An unnamed man goes fishing in the sea in a kayak, hoping to catch something to go with the salad his wife plans to pick for their lunch. He is struck by lightning. He wakes in the water, confused, forgetful, his boat too battered to take him to shore and his body in little condition for a swim. We watch his attempts at survival and wonder, right to the very end, whether he will make it. And with those few sentences we have, in essence, distilled down the plot of Cynan Jones’s fifth book. The sharp ones amongst you readers might be thinking that this doesn’t sound like enough to fill a novel, and you’d be right. This book is just ninety-five pages long, and most of those pages feature more white space than words.
Those who’ve experienced Cynan Jones before, though, will know that he is more about quality than quantity. He’s also more about prose than plot. Emotion over explanation. All of these trademarks are on display in abundance here. And if you like that kind of thing then Cove, and those that came before it, will be a treat for you. If you struggle with writers like Hemingway, McCarthy, and Faulkner, then Jones might not be your cup of tea. All those influences are again on display here, and with each publication Jones moves a little closer to being mentioned beside them.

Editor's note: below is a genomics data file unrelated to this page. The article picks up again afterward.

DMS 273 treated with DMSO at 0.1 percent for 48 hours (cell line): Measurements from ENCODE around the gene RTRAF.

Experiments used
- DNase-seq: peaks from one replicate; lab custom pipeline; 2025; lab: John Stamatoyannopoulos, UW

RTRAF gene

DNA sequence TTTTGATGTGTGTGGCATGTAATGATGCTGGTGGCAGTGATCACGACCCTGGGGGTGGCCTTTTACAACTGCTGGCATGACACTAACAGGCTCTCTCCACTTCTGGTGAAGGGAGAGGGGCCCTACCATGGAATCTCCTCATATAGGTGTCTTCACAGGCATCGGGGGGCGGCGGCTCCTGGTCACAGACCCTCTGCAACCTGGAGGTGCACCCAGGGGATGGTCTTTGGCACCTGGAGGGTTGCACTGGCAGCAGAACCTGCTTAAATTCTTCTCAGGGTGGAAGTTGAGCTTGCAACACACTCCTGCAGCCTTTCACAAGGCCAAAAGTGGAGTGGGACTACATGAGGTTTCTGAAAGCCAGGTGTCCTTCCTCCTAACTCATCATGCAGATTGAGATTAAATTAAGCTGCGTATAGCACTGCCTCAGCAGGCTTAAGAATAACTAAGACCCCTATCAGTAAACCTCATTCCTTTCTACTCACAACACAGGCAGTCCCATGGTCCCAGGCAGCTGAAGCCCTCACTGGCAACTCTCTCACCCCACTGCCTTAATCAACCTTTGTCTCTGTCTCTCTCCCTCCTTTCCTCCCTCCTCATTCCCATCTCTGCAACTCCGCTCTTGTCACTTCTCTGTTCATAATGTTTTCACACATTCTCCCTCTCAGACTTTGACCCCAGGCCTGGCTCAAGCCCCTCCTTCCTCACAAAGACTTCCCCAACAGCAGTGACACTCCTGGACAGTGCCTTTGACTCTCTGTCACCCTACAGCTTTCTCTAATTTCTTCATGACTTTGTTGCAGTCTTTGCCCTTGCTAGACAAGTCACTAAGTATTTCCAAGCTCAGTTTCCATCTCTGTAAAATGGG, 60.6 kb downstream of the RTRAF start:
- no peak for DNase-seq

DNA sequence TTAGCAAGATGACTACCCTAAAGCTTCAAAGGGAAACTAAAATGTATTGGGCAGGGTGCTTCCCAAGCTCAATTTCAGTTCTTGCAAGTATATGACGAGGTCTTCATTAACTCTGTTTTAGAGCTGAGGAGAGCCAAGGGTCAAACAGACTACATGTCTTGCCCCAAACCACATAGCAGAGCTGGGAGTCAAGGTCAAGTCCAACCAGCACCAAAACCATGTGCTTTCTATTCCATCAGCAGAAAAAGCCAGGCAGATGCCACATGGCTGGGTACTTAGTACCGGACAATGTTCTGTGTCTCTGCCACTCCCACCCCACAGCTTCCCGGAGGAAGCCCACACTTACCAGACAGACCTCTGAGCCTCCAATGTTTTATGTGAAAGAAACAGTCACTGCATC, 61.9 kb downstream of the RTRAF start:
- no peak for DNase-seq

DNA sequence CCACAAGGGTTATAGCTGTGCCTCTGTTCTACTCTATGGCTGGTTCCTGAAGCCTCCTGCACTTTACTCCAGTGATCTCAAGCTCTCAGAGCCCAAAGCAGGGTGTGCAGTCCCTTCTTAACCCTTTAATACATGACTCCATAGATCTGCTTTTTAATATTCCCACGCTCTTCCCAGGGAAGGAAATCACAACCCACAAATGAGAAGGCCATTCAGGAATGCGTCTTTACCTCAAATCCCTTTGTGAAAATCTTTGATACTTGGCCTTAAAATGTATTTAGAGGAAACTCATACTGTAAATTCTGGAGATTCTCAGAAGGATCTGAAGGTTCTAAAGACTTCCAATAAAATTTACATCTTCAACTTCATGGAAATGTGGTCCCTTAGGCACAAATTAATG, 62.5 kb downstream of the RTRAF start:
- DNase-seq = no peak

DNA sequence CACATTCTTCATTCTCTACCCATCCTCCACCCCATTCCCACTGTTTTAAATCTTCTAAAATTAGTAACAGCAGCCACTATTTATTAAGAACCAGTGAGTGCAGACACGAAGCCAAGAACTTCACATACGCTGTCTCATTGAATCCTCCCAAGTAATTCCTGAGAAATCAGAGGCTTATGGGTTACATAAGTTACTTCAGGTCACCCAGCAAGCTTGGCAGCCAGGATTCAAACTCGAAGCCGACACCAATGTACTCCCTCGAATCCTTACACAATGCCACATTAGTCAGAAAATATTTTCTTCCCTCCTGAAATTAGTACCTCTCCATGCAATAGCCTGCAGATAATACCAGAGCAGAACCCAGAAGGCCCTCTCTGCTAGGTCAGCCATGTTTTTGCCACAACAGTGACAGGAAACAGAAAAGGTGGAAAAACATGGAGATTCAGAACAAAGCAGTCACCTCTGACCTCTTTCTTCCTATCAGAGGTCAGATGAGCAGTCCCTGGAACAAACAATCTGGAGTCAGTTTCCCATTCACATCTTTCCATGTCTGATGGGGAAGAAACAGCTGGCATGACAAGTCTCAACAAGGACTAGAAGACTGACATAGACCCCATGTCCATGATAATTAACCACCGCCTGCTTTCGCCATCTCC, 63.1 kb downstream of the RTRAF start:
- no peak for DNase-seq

Any Cop? :£9.99 might seem like a lot to pay for so few sentences. But if you take the quality of those sentences into consideration, then the price might begin to seem a little fairer. Jones is a truly exceptional writer who deserves respect for sticking to his preferred style in an era when authors are under increasing pressure to put those standard length novels on the shelves. Cove might be his best work yet.